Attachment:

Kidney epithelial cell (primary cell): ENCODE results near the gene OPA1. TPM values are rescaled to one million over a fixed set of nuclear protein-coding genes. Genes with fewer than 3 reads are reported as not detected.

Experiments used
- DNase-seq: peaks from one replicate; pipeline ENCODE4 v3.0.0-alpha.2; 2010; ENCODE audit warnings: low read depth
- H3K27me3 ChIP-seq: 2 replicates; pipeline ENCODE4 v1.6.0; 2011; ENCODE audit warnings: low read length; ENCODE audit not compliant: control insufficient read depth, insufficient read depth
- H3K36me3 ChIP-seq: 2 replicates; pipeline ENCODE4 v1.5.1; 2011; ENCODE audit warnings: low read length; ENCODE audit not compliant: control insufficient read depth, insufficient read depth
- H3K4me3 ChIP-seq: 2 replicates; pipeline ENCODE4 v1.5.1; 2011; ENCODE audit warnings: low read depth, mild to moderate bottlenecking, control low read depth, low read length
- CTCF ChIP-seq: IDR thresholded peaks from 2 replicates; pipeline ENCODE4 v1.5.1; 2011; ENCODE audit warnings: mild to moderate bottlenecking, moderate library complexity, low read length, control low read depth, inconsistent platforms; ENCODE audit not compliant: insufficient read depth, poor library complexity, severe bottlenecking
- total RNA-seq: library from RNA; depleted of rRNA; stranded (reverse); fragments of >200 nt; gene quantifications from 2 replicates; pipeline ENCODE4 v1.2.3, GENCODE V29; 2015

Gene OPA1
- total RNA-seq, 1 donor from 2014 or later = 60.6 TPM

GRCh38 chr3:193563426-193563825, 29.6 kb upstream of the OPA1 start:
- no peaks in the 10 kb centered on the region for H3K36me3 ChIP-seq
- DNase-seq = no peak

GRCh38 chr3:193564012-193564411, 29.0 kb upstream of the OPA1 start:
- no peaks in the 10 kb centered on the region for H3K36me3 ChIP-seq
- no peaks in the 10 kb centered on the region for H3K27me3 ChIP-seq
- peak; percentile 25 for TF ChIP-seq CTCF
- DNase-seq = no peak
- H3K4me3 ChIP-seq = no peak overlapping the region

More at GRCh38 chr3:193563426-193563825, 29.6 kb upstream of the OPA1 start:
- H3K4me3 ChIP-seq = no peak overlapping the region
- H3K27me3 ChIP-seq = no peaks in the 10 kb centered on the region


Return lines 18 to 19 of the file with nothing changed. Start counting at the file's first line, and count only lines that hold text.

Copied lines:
- DNase-seq = no peak
- H3K4me3 ChIP-seq = no peak overlapping the region